This volume posits and explores an intermedial genre called theatre-fiction, understood in its broadest sense as referring to novels and stories that engage in concrete and sustained ways with theatre. Though theatre has made star appearances in dozens of literary fictions, including many by modern history’s most influential authors, no full-length study has dedicated itself specifically to theatre-fiction—in fact there has not even been a recognized name for the phenomenon. Focusing on Britain, where most of the world’s theatre-novels have been produced, and commencing in the late-nineteenth century, when theatre increasingly took on major roles in novels, Theatre-Fiction in Britain argues for the benefits of considering these works in relation to each other, to a history of development, and to the theatre of their time. New modes of intermedial analysis are modelled through close studies of Henry James, Somerset Maugham, Virginia Woolf, J. B. Priestley, Ngaio Marsh, Angela Carter, and Doris Lessing, all of whom were deeply involved in the theatre-world as playwrights, directors, reviewers, and theorists. Drawing as much on theatre scholarship as on literary theory, Theatre-Fiction in Britain presents theatre-fiction as one of the past century’s most vital means of exploring, reconsidering, and bringing forth theatre’s potentials.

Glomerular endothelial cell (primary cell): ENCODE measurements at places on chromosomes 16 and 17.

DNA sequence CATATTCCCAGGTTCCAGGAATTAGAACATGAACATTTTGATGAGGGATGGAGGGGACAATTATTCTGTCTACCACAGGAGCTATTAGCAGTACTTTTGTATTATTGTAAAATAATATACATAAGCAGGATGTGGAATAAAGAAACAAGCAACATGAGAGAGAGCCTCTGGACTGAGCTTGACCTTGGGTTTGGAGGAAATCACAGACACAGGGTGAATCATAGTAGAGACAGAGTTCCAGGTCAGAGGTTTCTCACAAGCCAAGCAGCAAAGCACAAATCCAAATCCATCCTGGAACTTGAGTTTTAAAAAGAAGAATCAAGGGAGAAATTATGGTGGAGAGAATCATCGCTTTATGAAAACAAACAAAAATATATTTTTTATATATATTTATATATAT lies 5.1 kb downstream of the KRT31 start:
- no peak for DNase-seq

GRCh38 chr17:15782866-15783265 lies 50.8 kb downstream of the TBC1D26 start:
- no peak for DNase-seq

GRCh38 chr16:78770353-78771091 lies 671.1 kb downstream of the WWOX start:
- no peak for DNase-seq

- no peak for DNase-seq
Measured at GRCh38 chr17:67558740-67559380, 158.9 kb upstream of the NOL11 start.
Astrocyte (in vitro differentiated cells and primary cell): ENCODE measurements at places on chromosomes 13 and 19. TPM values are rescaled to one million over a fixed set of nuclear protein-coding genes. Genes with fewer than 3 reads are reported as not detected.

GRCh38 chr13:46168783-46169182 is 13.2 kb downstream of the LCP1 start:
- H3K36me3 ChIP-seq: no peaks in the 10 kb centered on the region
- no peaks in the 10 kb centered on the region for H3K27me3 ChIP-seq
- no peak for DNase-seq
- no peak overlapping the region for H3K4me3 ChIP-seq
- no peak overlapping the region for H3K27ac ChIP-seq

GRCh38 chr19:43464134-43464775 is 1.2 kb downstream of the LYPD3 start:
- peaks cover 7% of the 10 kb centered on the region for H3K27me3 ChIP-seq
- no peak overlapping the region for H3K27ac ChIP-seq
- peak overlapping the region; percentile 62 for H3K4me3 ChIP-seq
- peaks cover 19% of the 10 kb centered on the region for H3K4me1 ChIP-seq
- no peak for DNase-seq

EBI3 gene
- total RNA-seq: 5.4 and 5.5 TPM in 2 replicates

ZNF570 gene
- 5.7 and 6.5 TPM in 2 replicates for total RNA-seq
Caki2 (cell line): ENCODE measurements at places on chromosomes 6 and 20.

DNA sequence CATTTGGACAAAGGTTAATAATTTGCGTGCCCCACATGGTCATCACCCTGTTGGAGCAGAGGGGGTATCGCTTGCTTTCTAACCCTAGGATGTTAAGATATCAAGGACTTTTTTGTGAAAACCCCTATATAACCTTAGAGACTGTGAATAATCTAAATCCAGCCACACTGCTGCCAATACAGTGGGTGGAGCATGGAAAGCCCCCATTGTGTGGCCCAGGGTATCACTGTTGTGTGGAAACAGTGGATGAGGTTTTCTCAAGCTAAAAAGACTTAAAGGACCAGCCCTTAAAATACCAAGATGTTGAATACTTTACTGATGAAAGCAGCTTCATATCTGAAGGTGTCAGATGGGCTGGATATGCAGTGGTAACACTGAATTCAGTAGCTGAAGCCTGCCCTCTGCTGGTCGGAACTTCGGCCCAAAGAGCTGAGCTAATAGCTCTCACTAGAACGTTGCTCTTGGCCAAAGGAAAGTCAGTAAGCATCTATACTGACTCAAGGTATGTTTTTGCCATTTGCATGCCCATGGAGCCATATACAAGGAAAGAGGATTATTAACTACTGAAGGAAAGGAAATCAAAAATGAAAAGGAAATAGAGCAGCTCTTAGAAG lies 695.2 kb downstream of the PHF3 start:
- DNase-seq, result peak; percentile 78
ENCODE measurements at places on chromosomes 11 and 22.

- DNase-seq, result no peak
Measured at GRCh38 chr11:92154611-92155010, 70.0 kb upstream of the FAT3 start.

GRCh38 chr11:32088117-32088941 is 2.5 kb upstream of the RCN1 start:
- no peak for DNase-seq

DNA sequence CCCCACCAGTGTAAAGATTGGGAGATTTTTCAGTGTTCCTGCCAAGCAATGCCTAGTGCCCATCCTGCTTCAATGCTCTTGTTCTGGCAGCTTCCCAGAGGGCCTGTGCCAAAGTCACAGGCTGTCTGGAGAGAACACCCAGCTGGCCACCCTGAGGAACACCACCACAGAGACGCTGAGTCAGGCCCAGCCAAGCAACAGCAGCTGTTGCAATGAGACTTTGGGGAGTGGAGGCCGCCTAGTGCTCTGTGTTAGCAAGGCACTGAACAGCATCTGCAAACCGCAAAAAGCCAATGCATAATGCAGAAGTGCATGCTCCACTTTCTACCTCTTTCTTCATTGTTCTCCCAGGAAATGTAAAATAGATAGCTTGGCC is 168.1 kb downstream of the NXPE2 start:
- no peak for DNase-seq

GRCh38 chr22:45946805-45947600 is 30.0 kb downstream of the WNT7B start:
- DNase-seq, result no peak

Table of Contents
1. Introduction: Writing in the Wings
2. Henry James and Stage-Frightened Theatre-Fiction in the Fin de Siècle
3. Somerset Maugham’s Theatre for the Lonely Reader
4. Virginia Woolf as Theatre-Novelist: Upstaging the Human
5. Death by Actor: Ngaio Marsh and Backstage Detective Fiction
6. J. B. Priestley: Theatre-Fiction, Work, and Time
7. Angela Carter’s Theatrical Desire
8. Doris Lessing and Loving Theatre, Again
Graham Wolfe holds a PhD in Drama from the University of Toronto and is an Assistant Professor in English Language and Literature at the National University of Singapore. His articles on theatre, novels, and popular culture have appeared in journals including Performance Research, Mosaic, Modern Drama, Dickens Quarterly, and Journal of Dramatic Theory and Criticism.